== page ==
Sharks, unlike other marine animals, move relatively slowly but stay free from bacteria. Using research from the University of Florida as to why this happens, the company Sharklet Technologies developed a uniquely patterned film that resists organism growth.
"It is the shape of their skin. More specifically, it is a shape, a pattern, formed by how their denticles (like scales) come together," Sharklet Technologies CEO Joe Bagan told Discovery News in 2008. "It is very specific, not found anywhere else, and we believe has evolved for the specific purpose of keeping the animal clean."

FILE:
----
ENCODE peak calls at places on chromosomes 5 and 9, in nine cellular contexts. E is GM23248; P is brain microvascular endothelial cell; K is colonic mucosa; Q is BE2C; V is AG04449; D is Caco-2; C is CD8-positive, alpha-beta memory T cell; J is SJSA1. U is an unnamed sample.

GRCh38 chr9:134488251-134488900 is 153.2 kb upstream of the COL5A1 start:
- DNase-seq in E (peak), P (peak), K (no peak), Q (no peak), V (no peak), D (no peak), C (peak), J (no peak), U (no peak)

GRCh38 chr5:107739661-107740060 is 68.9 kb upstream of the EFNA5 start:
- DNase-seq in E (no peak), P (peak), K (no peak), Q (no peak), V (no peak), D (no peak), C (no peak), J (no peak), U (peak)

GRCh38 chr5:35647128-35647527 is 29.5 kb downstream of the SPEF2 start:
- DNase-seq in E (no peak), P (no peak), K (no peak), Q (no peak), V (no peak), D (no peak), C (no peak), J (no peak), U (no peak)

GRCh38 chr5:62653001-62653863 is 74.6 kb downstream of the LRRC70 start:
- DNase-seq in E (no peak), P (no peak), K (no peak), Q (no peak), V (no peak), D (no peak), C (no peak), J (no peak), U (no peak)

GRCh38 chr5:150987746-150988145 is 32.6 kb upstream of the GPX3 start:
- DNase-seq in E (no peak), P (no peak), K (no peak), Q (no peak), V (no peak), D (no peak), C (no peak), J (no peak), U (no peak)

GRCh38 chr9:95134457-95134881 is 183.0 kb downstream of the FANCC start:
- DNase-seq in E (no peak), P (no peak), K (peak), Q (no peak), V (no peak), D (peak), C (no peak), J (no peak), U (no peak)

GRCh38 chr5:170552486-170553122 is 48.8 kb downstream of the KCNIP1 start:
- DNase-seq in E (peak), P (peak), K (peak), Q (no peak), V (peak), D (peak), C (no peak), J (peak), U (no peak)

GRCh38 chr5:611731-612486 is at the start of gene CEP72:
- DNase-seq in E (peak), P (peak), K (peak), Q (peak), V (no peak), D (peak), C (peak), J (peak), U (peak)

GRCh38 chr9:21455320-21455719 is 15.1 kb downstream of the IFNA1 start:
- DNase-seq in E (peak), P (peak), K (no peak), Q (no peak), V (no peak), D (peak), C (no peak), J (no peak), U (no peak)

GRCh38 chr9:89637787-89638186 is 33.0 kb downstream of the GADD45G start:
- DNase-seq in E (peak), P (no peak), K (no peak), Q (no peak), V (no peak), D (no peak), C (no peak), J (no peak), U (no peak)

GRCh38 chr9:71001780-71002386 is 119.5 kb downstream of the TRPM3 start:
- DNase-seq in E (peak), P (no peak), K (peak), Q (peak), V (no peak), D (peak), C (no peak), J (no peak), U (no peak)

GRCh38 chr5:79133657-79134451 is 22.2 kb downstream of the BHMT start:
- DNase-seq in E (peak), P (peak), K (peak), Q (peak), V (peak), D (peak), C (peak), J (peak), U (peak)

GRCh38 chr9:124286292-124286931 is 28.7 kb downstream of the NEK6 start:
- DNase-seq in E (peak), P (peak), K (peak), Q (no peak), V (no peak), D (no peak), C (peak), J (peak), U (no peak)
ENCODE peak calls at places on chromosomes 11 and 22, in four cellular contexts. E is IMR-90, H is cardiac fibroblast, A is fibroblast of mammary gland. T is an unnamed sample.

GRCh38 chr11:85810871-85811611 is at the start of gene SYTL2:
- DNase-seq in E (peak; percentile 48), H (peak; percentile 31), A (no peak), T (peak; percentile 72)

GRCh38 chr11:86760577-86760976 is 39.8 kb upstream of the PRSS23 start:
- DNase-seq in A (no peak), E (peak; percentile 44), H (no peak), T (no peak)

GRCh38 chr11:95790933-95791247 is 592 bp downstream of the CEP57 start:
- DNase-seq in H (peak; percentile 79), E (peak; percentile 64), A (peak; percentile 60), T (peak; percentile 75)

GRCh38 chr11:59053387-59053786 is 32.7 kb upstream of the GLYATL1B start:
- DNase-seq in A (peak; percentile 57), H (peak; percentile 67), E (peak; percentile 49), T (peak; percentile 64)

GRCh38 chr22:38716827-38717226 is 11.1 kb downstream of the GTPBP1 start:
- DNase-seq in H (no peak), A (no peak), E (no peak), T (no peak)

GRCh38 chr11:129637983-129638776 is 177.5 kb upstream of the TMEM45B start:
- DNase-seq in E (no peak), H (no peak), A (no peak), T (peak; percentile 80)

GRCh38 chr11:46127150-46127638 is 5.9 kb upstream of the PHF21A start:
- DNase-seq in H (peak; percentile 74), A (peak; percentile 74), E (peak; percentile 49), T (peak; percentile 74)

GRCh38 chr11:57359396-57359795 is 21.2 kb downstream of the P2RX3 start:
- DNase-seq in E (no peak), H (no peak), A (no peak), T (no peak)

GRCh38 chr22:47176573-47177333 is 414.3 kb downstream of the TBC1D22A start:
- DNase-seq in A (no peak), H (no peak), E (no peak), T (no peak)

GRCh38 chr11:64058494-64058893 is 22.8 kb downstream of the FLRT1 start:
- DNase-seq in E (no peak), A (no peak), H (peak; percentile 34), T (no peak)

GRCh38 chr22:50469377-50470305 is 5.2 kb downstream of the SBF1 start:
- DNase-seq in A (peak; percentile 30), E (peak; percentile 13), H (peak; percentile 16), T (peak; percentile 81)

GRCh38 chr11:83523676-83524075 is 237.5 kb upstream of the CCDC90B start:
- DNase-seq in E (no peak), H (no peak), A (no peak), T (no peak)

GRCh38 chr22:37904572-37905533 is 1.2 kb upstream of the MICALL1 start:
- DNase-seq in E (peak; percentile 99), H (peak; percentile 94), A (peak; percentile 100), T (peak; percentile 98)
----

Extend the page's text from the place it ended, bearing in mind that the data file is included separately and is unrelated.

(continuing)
The features in Sharklet's film are only about 3 microns tall, but Bagan called it "Mount Everest" for an organism.
"The real interesting bit is that sharks do this with the surface texture -- no chemicals," McGee says. "This non-lethal resistance strategy is great for hospitals because it means that it is less likely that bacteria will build up resistance."